“My grace is sufficient for you, for my power is made perfect in weakness.” Therefore I will boast all the more gladly of my weaknesses, so that the power of Christ may rest upon me. For the sake of Christ, then, I am content with weaknesses, insults, hardships, persecutions, and calamities. For when I am weak, then I am strong. 2 Cor. 12:9–10
Heavenly Father, as I meditate on these words of Paul, I vacillate between feelings of anger and relief, for as a young follower of Jesus, I wasn’t taught to delight in weakness but rather to despise weakness, to deny weakness, to demonize weakness, to dethrone weakness. That’s why I totally understand Martin Luther’s statement that “bad theology is the worst taskmaster of all.” For I’ve suffered much under the merciless whip of several gospel distortions.
It was all about “the victorious Christian life”—overcoming and not underachieving; being more than a conqueror and not less than a success; having a type A personality on spiritual steroids, with a faith not only to move mountains but also to control my destiny. I didn’t think in terms of sufficient grace, I wanted replacement grace—getting rid of anything unpleasant in my life.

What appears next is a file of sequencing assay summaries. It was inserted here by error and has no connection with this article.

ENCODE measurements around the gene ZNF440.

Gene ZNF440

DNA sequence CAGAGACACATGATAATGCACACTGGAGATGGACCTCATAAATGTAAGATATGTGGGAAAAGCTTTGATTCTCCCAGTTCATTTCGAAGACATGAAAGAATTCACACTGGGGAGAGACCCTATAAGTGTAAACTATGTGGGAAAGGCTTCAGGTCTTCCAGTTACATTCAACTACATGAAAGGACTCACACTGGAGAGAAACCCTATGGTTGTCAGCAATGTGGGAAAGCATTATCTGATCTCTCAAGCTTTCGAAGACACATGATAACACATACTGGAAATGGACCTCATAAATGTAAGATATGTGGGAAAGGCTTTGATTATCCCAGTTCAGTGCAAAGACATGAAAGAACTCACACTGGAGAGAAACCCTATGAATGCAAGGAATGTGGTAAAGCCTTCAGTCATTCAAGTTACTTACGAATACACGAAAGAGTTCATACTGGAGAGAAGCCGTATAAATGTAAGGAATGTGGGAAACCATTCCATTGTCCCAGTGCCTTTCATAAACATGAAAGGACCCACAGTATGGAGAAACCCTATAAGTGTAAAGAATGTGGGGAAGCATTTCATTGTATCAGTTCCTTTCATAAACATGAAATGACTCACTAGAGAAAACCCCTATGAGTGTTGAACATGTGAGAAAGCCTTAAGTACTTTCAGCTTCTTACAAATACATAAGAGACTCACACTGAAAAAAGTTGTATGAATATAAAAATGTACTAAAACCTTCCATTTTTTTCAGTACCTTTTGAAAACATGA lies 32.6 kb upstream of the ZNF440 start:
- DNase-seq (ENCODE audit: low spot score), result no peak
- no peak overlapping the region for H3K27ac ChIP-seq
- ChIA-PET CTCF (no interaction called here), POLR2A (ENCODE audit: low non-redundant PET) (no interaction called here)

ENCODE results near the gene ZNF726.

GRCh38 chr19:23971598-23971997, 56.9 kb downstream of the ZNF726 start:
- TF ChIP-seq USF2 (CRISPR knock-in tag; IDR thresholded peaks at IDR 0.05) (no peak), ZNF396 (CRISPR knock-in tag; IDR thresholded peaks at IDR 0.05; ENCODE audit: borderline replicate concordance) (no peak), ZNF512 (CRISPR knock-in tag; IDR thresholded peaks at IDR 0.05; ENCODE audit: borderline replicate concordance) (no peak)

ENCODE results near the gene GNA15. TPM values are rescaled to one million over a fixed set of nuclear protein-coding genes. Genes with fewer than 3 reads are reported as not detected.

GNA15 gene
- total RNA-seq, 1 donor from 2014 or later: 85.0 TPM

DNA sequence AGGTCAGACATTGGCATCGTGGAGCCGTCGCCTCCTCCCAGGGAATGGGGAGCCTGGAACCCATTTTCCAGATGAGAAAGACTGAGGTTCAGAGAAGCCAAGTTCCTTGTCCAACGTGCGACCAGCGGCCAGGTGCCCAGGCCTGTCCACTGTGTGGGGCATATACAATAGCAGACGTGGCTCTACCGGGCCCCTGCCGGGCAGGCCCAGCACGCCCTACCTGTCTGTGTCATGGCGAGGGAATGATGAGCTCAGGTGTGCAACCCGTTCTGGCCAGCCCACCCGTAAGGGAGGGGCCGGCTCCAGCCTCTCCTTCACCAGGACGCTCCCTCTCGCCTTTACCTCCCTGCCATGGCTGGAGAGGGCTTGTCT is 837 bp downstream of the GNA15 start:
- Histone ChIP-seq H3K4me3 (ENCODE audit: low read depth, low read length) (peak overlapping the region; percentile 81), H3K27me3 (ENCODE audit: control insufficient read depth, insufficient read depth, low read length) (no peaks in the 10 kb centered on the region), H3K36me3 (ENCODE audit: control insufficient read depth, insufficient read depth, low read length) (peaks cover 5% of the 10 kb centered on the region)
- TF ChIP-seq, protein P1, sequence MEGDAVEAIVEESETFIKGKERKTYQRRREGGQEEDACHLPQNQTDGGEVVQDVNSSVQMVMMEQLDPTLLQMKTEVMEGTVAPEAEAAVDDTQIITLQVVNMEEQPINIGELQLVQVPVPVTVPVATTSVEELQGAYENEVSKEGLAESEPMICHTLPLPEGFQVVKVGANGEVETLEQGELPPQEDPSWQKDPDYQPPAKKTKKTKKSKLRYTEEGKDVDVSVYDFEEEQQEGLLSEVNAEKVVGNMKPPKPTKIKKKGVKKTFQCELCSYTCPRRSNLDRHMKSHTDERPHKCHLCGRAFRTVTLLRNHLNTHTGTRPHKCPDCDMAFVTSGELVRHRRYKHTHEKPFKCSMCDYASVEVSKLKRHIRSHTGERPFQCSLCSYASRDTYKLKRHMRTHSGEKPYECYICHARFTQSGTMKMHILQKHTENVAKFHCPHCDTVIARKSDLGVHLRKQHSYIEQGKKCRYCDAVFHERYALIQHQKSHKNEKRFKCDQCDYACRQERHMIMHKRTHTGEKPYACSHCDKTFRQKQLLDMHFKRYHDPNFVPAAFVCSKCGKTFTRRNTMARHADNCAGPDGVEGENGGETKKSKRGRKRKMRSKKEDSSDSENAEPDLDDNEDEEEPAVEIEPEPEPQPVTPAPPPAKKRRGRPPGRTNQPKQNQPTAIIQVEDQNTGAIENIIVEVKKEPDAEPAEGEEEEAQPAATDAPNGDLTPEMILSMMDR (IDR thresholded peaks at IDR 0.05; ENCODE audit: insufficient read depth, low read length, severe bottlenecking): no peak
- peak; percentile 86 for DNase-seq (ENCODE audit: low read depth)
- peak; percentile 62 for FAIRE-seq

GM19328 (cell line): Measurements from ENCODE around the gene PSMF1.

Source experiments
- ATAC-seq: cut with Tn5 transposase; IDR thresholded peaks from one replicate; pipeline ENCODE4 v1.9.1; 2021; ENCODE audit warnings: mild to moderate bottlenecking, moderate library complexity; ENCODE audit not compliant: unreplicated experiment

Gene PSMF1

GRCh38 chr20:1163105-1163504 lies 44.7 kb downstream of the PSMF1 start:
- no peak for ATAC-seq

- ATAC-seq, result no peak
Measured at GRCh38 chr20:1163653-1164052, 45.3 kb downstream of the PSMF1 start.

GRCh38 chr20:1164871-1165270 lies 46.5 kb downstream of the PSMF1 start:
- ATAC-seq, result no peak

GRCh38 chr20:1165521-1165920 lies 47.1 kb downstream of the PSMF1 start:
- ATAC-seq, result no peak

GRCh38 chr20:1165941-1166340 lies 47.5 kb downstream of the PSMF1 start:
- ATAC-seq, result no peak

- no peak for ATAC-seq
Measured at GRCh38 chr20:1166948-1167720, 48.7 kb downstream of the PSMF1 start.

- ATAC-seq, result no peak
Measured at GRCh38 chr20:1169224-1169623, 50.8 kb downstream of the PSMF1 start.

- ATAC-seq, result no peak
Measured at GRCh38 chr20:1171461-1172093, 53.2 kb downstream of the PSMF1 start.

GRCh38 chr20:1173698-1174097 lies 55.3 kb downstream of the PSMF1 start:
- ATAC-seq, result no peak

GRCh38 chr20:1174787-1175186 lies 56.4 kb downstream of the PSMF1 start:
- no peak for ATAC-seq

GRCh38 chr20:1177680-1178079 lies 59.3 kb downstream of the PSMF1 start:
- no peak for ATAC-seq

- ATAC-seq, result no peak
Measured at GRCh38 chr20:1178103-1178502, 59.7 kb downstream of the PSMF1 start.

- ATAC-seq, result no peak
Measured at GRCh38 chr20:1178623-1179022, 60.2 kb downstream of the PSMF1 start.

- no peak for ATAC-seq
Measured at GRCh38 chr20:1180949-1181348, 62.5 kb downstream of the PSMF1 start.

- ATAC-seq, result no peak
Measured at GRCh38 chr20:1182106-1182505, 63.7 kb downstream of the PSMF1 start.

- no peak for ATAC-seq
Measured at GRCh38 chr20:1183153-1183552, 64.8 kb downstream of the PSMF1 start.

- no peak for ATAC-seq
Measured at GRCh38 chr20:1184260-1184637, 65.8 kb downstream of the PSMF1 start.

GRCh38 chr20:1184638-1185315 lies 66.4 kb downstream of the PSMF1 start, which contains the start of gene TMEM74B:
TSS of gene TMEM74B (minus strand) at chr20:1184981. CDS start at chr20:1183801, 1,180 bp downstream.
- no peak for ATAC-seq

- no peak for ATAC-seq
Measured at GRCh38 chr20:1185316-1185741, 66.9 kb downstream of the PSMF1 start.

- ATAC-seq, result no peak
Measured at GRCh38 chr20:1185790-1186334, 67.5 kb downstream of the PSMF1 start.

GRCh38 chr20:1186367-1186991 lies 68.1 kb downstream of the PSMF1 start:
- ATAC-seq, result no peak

Thank you, Father, for rescuing me from this and many other misrepresentations of life in Christ. Thank you for the godly men and women you’ve brought into my life over the years—the humble and courageous servants of Jesus who’ve helped me understand the true riches of the gospel and the way of the cross. Increase their tribe, Lord; increase their tribe.
Father, I know we’re not to be defined by our weaknesses and brokenness, but I realize more than ever, that it’s in the place of need and helplessness that Jesus meets us. I have no ability to change my heart, so I very much want the power of Christ to rest on me; no, I very much need for his power to rest on me. I am desperate for all the transforming and sufficient grace you will give me.
And as you continue to humble and gentle my heart, greatly increase my compassion toward others in their weakness and brokenness. Sometimes I want other people to be okay and strong only because of my selfishness. Forgive my irritation, impatience, and avoidance of people whose need is much greater than my supply.
It’s only because Jesus embraced the weakness of the cross that we can freely and gladly boast in the weaknesses of our lives. What a most profound, liberating, and hope-filled paradox. So very amen we pray, in Jesus’ holy and loving name. Amen.
Reposted with permission.
Pastor for Preaching
Christ Community Church
1215 Hillsboro Rd.
Franklin, TN 37069